A man’s legacy is his contribution to history. His history is what he leaves behind. The world of light beyond the window seems an abstraction. So much history. I once moved through that world a claimant. The weight of the world belongs to each inhabitant. I don’t remember why I built but there was a purpose. The man on the radio says, probably a good day to stay inside

Page 225: Approaching [Taliesin West] through the desert, we first see it silhouetted against the low mountains immediately behind, its materials and colors drawn from the material site itself, and its broken, serrated profile intended to merge with the desert.

The window is cold, my legs are tired from standing. I return the book to the shelf. My arms sigh in relief. I revisit the hearth and poke the logs. I know how to do this. I watch the fire and merge with it. Silence and stillness weave a path and time escapes me.

The wall opposite the hearth pulses with light, my head and shoulders cut sharply in shadow. I am a man, former architect. All else is mystery. Warmth from the fire marches over me, into me. I stare into it, captivated by its light and color, its disorder. I am tired. In the next room a harsh rectangle of gray light is etched into the wall. I rise and walk toward it. The glass is cold and fogged. Beyond are white-capped trees and snowy rooftops, glinting particles of light. Bookcases dominate the wall opposite the window and I stand before them as if naked before strangers. They know me but I don’t know them. I don’t even know myself; the books are supposed to remind me. I take down a small, neat volume: The Poetics of Space, by Gaston Bachelard. I open to a random page by the light of the window and begin reading.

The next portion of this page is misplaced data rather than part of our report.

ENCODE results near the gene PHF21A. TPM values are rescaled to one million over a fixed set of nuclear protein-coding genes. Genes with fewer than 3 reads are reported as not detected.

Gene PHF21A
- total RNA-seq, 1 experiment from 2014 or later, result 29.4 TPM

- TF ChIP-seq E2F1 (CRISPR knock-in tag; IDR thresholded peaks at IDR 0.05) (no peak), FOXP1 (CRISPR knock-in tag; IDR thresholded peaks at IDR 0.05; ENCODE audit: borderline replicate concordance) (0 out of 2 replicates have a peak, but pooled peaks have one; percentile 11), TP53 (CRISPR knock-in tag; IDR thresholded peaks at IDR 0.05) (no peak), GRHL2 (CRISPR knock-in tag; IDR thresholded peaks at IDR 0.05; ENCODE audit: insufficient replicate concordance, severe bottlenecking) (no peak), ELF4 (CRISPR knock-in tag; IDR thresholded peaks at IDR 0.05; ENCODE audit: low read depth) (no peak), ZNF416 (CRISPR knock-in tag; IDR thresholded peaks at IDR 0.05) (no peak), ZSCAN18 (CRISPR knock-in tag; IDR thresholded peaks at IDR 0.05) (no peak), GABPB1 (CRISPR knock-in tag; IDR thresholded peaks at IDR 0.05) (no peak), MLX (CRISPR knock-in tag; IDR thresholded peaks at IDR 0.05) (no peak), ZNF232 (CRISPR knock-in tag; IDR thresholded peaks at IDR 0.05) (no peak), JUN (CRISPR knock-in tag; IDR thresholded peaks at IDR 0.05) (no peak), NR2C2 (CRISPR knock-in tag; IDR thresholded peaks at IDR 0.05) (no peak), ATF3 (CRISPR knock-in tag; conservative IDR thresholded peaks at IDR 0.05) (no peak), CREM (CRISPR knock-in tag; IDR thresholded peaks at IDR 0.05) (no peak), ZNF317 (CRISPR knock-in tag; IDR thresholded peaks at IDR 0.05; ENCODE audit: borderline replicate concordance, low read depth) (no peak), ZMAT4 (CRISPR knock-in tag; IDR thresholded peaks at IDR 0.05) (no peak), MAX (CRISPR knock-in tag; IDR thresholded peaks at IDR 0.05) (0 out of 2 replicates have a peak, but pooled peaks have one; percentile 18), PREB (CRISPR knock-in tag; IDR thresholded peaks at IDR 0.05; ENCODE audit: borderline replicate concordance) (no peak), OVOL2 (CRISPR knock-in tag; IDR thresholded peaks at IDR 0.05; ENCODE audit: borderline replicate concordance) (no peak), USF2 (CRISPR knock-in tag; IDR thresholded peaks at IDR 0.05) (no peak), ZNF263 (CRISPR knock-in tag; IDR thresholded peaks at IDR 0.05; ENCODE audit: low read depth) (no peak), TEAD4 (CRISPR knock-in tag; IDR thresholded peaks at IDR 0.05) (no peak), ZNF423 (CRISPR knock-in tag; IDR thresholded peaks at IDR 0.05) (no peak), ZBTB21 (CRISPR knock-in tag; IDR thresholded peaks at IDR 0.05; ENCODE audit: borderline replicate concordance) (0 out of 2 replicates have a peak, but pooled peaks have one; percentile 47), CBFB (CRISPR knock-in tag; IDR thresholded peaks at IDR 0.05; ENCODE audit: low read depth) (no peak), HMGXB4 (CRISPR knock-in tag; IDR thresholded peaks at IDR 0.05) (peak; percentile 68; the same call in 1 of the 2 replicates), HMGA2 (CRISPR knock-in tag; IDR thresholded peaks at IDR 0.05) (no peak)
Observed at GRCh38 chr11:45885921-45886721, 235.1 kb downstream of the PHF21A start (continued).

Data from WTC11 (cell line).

Page 43: There is nothing like silence to suggest a sense of unlimited space. Sounds lend color to space, and confer a sort of sound body upon it. But absence of sound leaves it quite pure and, in the silence, we are seized with the sensation of something vast and deep and boundless.

I know silence. I know it in spaces and in myself. I am a house, my life is a home that has been rearranged beyond comprehension. A light burns eternal in its attic-a sole occupant there hard at work. Papers and debris scatter the floor endlessly. The worker is confused and loses time. He loses focus. Again he is lost.

Page 15: The house we were born in is more than an embodiment of home, it is also an embodiment of dreams. Each one of its nooks and corners was a resting place for daydreaming. And often the resting place particularized the daydream. Our habits of a particular daydream were acquired there. The house, the bedroom, the garret in which we were alone, furnished the framework for an interminable dream, one that poetry alone could succeed in achieving completely.

Beyond the window men and women move about the world with their memories intact, accessible. Perhaps they take their memories for granted. I don’t remember if I did or not. Perhaps Bachelard can tell me, or one of the others. Shapes and angles, those were my life. Principles, ideals, realism—and their invaluable synthesis. Now what is my life? The enduring change of the seasons, the endearing breath of night. Absence populates most everything. Biology is my only schedule.